Sometimes I read a book and I don’t like it, and a while later I think, maybe I just read it at the wrong time. Or I just wasn’t in the right mood. Or something like that. I’ve read a very large amount of books in my entire teenage years that I just didn’t like for no particular reason, but also the other way around. Looking back at some books I read years ago makes me rethink why I actually liked them. And sometimes I can’t even remember.
So, anyway, today I want to talk about some books I read and think I would judge differently now then I did back when I read them.
Most of these are from the past three years because I didn’t track my reading before that so I have no idea what I read before that.
I remember a lot from reading We Were Liars by E. Lockhart but I mainly remember being very confused. I read this back in 2016 and rated it 3 stars, just because in my (very badly written review) back then I wrote “I really did not see the ending coming and I still don’t get it really, so if someone wants to explain it to me, please do.”
I think, that if I reread it now, I would like it a lot more. Because I would know better what was going on and because I can anticipate the ending, now that I know it’ll be coming.
I read Delirium by Lauren Oliver also in 2016 and I quite liked it. It’s a kind of dystopian society in which love is seen as a disease. Back when I read it, I enjoyed it. I also read the rest of the trilogy and loved it! But I think if I reread it now, I’d absolutely hate it. Or maybe just strongly dislike it.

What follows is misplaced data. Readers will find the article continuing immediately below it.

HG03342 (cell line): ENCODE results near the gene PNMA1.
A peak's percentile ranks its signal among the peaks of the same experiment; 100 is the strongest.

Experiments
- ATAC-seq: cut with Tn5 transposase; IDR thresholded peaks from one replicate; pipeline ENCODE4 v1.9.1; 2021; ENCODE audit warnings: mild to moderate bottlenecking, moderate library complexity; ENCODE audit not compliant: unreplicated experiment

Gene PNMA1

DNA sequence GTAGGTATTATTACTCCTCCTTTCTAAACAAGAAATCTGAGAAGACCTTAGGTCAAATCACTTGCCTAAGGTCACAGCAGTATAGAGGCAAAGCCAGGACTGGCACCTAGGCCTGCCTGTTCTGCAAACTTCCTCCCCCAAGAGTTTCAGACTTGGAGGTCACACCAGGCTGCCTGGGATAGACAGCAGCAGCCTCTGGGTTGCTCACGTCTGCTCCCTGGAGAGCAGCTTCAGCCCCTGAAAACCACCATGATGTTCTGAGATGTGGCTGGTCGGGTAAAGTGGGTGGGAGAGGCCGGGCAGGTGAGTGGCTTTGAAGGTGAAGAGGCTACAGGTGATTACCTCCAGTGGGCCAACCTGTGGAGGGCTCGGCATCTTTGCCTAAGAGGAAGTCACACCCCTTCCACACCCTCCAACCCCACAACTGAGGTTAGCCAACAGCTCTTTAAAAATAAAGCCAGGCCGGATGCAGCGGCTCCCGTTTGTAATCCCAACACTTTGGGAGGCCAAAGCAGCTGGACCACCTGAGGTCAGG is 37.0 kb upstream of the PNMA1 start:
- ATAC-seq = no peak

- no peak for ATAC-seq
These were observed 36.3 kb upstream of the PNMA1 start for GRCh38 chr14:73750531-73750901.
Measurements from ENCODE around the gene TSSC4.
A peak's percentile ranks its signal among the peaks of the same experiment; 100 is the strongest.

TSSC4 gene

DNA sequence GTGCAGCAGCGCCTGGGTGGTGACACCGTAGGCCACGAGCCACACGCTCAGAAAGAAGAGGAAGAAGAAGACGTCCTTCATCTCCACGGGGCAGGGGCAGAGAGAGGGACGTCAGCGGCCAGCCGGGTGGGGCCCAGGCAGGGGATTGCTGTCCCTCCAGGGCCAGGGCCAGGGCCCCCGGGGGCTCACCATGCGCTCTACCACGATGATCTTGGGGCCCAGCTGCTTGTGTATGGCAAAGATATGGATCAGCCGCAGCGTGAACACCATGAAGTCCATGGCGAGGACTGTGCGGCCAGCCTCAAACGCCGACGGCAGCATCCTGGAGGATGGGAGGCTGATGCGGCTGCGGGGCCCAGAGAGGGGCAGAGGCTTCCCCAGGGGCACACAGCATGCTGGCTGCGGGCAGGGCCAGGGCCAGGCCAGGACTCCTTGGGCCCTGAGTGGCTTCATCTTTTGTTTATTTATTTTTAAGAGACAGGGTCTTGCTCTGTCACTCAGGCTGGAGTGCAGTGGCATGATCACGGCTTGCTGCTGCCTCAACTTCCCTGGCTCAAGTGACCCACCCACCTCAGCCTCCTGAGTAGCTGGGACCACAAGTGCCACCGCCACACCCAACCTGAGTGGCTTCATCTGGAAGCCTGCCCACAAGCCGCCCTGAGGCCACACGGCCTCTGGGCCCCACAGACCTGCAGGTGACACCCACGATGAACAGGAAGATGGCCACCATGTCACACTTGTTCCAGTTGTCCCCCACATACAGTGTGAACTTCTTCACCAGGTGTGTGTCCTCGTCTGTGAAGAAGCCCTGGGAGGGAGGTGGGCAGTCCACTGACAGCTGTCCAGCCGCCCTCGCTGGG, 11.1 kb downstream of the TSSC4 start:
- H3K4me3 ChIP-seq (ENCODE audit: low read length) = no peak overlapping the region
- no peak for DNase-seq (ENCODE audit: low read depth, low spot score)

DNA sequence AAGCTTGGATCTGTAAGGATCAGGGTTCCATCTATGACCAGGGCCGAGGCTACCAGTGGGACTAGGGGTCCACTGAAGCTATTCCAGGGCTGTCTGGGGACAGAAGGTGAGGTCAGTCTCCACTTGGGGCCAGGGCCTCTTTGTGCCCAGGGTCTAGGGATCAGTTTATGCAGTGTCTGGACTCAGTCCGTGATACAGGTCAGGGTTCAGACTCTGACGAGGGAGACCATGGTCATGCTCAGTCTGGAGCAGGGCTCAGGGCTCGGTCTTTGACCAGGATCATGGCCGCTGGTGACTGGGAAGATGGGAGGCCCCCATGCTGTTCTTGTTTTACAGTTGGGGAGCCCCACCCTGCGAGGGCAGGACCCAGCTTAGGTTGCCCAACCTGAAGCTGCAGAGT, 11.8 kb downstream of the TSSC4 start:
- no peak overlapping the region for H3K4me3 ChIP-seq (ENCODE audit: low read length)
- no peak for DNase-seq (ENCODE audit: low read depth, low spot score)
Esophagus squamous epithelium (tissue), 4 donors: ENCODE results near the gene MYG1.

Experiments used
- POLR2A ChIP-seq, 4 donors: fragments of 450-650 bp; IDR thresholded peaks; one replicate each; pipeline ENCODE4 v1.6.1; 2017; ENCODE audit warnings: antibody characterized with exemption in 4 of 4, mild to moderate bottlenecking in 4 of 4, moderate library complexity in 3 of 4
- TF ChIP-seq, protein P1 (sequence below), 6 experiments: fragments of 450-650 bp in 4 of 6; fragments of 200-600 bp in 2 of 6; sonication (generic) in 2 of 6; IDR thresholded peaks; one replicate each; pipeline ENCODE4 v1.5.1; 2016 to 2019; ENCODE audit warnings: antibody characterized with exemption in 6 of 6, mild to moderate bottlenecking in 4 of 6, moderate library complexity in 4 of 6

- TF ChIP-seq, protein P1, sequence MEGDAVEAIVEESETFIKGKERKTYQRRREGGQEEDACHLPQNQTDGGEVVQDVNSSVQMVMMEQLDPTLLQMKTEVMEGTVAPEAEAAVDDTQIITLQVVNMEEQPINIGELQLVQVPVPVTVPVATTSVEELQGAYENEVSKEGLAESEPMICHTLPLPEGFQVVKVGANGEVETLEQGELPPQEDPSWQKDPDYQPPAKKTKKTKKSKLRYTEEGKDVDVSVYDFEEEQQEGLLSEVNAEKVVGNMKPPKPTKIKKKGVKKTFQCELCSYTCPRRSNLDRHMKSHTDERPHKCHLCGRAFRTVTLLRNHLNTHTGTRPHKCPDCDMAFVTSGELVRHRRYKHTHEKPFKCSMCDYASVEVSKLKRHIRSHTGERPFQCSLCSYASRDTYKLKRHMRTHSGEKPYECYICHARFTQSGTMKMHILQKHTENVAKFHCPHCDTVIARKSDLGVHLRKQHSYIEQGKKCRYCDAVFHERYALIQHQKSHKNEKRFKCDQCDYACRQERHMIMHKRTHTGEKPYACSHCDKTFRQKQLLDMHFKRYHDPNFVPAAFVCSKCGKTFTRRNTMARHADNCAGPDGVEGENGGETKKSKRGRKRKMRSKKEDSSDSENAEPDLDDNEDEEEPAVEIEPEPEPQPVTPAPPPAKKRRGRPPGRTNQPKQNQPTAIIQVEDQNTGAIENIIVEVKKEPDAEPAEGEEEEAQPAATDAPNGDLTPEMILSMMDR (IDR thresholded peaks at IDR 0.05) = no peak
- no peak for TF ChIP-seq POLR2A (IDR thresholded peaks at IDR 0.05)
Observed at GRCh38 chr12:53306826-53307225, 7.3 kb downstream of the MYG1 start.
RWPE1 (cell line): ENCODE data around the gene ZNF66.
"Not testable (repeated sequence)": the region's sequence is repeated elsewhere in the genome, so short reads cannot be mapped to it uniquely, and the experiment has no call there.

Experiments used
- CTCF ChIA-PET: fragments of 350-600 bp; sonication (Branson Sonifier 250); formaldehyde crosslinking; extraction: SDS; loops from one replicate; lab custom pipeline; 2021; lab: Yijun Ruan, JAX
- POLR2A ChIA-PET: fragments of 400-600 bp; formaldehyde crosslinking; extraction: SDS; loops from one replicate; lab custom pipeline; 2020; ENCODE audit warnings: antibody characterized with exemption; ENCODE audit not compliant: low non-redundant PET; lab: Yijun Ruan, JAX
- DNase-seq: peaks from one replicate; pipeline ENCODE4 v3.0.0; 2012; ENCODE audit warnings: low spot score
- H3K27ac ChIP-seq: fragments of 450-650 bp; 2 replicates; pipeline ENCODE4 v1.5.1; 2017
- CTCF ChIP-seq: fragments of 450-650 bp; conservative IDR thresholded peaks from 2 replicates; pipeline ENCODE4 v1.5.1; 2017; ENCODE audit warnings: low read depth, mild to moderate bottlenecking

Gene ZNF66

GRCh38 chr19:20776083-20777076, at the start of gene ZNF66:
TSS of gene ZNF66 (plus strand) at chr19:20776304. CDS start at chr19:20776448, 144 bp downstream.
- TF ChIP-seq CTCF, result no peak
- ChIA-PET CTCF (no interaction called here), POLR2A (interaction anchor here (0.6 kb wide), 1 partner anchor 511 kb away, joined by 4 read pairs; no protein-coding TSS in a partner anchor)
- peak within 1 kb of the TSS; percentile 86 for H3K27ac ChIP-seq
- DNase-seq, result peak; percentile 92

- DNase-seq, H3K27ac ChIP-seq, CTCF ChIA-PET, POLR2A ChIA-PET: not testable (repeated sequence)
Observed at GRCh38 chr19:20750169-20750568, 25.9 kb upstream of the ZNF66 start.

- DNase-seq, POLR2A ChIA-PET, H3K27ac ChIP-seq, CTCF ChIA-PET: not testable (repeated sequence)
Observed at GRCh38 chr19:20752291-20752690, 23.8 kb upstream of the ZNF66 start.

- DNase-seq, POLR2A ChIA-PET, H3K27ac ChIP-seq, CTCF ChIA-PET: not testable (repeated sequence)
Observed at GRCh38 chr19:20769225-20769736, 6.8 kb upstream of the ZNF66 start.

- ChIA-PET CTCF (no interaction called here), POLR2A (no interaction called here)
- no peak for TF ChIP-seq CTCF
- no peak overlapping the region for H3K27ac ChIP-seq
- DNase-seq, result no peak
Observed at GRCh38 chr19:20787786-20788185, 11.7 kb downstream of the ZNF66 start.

I think I would hate the love-triangle, I would hate how there’s the whole love drama surrounding the main character falling in love (obviously). I think I’d hate the world and probably more. So I’ll just keep this at the back of my shelf and never return to it.
Since You’ve Been Gone by Morgan Matson was my first ever Morgan Matson book and I absolutely loved it back in 2016 when I read it. I think it just came at the exact right time of my life. I related so much to the main character Emily, and how she was introverted and shy but felt like she needed to get out of her shell. Back then I loved it. But now, I think I’d only be annoyed by how Emily thinks she’s not “good enough” as she is. I’ve come to realize, being shy and introverted isn’t wrong at all and that you shouldn’t have to change to be a more daring person if that’s not what you want.
I read City of Bones by Cassandra Clare back when I was 16 or something and that feels like ages ago (I’m now 21 btw). I loved this series. I loved the characters, the story, everything. But I think that was because back then, it was new. It was something I had never read before and I loved it. However, I would NEVER reread this series, not only because it’s way too long, but also because I would hate it. The (again) love-triangle, the cheesy love relationships, even the whole paranormal thing, it’s not my thing at all. It was nice for 16-year-old me, but 21-year-old me says no.
I don’t even remember when I read The Knife of Never Letting Go by Patrick Ness, I just remember I do. And all I remember from reading it is a talking dog and mind-reading. And I think there was a girl who was the main character’s love interest. Back when I read it, I rated it 3 stars, I think. I quite liked it, but not a lot. However, since then, I’ve heard so many good things about this series, that I can’t really believe I can’t even remember what it was about. I think I’d like this way more if I read it now, then back then. I don’t really have a good reason to think that, but I just think I would.